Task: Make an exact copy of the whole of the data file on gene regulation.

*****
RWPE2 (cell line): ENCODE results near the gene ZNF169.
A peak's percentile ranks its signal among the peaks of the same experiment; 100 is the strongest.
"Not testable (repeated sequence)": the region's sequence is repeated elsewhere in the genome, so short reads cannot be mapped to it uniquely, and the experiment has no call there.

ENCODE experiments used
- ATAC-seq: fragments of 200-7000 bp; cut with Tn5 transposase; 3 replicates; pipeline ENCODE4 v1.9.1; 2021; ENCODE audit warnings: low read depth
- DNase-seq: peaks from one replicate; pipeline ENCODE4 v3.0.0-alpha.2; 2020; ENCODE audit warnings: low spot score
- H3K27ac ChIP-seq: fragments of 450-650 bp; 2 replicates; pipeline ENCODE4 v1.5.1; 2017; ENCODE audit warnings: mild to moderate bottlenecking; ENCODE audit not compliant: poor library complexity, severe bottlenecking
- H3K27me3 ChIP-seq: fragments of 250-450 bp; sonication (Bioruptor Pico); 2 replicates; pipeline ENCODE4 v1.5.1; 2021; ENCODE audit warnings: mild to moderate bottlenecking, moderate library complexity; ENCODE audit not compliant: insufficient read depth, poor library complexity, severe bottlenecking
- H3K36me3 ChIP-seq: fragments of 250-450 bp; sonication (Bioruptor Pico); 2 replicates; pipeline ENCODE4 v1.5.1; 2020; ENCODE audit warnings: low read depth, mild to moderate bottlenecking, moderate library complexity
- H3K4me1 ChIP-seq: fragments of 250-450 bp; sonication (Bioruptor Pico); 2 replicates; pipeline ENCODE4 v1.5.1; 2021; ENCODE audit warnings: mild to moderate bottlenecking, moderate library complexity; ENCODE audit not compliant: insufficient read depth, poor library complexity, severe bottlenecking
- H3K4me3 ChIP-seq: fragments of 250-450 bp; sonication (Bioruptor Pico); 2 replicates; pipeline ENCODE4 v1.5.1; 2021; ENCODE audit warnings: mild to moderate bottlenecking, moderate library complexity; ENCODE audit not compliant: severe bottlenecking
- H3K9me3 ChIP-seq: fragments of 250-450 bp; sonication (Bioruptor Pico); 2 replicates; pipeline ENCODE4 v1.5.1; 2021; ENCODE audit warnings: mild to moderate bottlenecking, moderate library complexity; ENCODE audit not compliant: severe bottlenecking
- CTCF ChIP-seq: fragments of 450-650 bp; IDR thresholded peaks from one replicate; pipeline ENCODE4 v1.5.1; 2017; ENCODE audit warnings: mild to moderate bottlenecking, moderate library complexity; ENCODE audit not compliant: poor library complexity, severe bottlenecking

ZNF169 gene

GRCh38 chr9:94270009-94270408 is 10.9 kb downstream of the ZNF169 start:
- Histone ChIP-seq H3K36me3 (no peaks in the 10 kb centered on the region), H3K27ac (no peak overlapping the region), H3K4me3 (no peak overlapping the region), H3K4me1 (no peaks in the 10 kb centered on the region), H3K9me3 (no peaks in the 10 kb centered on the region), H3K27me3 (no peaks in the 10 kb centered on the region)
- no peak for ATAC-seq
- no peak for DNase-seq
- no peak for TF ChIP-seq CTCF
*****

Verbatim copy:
RWPE2 (cell line): ENCODE results near the gene ZNF169.
A peak's percentile ranks its signal among the peaks of the same experiment; 100 is the strongest.
"Not testable (repeated sequence)": the region's sequence is repeated elsewhere in the genome, so short reads cannot be mapped to it uniquely, and the experiment has no call there.

ENCODE experiments used
- ATAC-seq: fragments of 200-7000 bp; cut with Tn5 transposase; 3 replicates; pipeline ENCODE4 v1.9.1; 2021; ENCODE audit warnings: low read depth
- DNase-seq: peaks from one replicate; pipeline ENCODE4 v3.0.0-alpha.2; 2020; ENCODE audit warnings: low spot score
- H3K27ac ChIP-seq: fragments of 450-650 bp; 2 replicates; pipeline ENCODE4 v1.5.1; 2017; ENCODE audit warnings: mild to moderate bottlenecking; ENCODE audit not compliant: poor library complexity, severe bottlenecking
- H3K27me3 ChIP-seq: fragments of 250-450 bp; sonication (Bioruptor Pico); 2 replicates; pipeline ENCODE4 v1.5.1; 2021; ENCODE audit warnings: mild to moderate bottlenecking, moderate library complexity; ENCODE audit not compliant: insufficient read depth, poor library complexity, severe bottlenecking
- H3K36me3 ChIP-seq: fragments of 250-450 bp; sonication (Bioruptor Pico); 2 replicates; pipeline ENCODE4 v1.5.1; 2020; ENCODE audit warnings: low read depth, mild to moderate bottlenecking, moderate library complexity
- H3K4me1 ChIP-seq: fragments of 250-450 bp; sonication (Bioruptor Pico); 2 replicates; pipeline ENCODE4 v1.5.1; 2021; ENCODE audit warnings: mild to moderate bottlenecking, moderate library complexity; ENCODE audit not compliant: insufficient read depth, poor library complexity, severe bottlenecking
- H3K4me3 ChIP-seq: fragments of 250-450 bp; sonication (Bioruptor Pico); 2 replicates; pipeline ENCODE4 v1.5.1; 2021; ENCODE audit warnings: mild to moderate bottlenecking, moderate library complexity; ENCODE audit not compliant: severe bottlenecking
- H3K9me3 ChIP-seq: fragments of 250-450 bp; sonication (Bioruptor Pico); 2 replicates; pipeline ENCODE4 v1.5.1; 2021; ENCODE audit warnings: mild to moderate bottlenecking, moderate library complexity; ENCODE audit not compliant: severe bottlenecking
- CTCF ChIP-seq: fragments of 450-650 bp; IDR thresholded peaks from one replicate; pipeline ENCODE4 v1.5.1; 2017; ENCODE audit warnings: mild to moderate bottlenecking, moderate library complexity; ENCODE audit not compliant: poor library complexity, severe bottlenecking

ZNF169 gene

GRCh38 chr9:94270009-94270408 is 10.9 kb downstream of the ZNF169 start:
- Histone ChIP-seq H3K36me3 (no peaks in the 10 kb centered on the region), H3K27ac (no peak overlapping the region), H3K4me3 (no peak overlapping the region), H3K4me1 (no peaks in the 10 kb centered on the region), H3K9me3 (no peaks in the 10 kb centered on the region), H3K27me3 (no peaks in the 10 kb centered on the region)
- no peak for ATAC-seq
- no peak for DNase-seq
- no peak for TF ChIP-seq CTCF